When the earthquake struck off the coast of Sumatra in 2004 triggering a devastating tsunami, Craig Beasley, Schlumberger Fellow and chief geophysicist, pondered how geophysics could be used to mitigate such natural disasters.
Beasley had an idea—and an opportunity to implement it. While Beasley was serving as president of the Society of Exploration Geophysicists (SEG) for the 2004-2005 term, he proposed a program called Geoscientists Without Borders† (GWB) with the goal to provide geophysical resources and expertise to communities in need.
With a $1 million founding grant from Schlumberger, the SEG Foundation launched the program in early 2008. Since then, individuals and corporations around the world have contributed to continue the program's growth. GWB supports projects worldwide to help geoscientists apply their specialized knowledge and technical skills towards the mitigation of natural disasters in some of the world's neediest communities.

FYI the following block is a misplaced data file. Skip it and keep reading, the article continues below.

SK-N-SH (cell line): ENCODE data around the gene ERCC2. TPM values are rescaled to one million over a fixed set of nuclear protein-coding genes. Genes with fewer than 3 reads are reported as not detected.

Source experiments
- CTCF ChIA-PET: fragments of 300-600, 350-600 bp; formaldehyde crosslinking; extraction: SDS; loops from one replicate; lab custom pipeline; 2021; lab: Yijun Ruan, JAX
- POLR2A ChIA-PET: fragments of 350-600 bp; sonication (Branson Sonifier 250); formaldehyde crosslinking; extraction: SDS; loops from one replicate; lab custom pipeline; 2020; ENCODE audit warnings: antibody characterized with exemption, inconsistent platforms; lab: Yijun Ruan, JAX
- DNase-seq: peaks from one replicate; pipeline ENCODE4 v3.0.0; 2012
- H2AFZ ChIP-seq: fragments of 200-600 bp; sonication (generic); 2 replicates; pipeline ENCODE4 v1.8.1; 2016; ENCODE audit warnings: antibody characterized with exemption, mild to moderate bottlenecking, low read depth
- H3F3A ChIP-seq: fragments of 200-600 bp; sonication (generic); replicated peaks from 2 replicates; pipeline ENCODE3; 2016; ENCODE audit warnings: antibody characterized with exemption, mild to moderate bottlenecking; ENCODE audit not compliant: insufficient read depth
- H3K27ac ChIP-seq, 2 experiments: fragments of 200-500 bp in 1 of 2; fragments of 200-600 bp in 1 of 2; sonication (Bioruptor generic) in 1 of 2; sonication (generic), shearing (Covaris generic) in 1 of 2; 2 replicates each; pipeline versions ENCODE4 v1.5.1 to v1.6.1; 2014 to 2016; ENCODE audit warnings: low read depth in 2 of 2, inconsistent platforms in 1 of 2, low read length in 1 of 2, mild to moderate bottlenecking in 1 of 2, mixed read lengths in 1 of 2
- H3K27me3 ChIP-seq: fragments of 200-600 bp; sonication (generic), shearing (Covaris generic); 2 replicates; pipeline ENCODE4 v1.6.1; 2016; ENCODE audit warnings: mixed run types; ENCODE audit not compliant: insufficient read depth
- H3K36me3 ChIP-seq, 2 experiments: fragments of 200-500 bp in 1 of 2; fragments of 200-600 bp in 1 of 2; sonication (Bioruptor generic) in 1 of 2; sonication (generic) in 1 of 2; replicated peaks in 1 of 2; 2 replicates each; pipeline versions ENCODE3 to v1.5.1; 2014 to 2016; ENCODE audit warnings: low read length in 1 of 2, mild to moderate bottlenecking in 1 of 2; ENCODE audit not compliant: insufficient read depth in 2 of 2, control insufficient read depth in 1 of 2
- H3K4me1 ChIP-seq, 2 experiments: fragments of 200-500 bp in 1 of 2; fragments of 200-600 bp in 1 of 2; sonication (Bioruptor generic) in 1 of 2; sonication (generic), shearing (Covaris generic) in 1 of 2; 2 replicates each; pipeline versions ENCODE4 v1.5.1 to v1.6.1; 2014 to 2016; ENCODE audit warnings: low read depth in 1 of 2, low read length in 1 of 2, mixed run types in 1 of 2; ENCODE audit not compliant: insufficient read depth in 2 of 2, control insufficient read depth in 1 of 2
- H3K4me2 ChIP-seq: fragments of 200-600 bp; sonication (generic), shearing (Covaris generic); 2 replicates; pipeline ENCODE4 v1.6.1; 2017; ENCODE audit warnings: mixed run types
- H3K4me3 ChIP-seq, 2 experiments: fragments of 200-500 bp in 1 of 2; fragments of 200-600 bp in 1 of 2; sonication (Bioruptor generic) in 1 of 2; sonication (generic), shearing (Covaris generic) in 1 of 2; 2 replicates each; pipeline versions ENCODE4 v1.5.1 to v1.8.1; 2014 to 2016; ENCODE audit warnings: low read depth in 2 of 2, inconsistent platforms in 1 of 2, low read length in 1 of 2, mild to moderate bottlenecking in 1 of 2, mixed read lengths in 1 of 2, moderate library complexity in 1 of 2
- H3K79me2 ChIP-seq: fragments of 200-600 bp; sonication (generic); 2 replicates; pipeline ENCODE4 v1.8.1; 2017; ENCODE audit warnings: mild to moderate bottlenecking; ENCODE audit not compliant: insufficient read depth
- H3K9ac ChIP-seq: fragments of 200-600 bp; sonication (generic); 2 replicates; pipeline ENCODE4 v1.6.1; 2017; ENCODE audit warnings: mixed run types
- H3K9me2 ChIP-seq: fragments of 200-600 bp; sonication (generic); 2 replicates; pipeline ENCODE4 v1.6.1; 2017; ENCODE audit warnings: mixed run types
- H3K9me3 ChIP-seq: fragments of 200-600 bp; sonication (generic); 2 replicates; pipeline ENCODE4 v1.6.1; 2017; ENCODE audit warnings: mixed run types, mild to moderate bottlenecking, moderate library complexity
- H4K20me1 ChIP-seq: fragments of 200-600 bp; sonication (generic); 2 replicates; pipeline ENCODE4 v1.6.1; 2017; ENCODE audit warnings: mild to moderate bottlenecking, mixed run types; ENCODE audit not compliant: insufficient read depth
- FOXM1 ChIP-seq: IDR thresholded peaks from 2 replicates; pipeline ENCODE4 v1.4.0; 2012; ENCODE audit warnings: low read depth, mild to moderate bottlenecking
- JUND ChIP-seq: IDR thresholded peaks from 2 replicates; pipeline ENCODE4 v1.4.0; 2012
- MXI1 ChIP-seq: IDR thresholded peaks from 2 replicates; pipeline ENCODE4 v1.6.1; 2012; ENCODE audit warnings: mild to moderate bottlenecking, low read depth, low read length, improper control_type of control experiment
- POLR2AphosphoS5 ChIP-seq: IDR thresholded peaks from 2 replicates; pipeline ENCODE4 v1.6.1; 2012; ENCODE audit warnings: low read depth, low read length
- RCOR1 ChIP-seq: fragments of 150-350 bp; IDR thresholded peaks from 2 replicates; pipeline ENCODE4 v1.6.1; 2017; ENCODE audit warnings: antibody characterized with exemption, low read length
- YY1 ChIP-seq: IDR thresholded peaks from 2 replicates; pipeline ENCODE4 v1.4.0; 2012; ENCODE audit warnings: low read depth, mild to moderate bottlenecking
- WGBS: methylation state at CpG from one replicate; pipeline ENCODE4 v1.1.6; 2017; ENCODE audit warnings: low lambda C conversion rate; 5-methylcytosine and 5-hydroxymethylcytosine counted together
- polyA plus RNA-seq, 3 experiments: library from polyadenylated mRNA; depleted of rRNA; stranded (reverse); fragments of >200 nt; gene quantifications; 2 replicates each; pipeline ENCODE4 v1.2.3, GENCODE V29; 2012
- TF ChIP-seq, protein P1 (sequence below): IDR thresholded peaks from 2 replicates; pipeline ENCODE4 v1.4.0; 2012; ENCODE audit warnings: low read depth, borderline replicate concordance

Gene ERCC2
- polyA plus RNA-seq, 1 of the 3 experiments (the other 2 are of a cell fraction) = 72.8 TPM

Each project involves geoscience students working alongside experienced geoscientists. This allows students to learn how geoscience and its technologies can be used for humanitarian efforts while also providing a real world experience for the future geophysical workforce.
Humanitarian efforts in response to disasters are not new in the geosciences,” notes Beasley, “but this program offers the opportunity for the energy sector to play a significant role in this worthwhile effort. The technology and expertise that we have developed in the energy industry, as well as the funding, will be put to good use to help improve the safety and welfare of disadvantaged or distressed people all over the world.
To date the GWB program has awarded more than 20 projects in 17 different countries. Grants are awarded to projects such earthquake, landslide, tsunami and volcano preparedness.
In recognition of the achievements of the SEG Geoscientists Without Borders program, the initiative was honored as the World Oil Awards Best Outreach Program
† Geoscientists Without Borders is a mark of the Society of Exploration Geophysicists.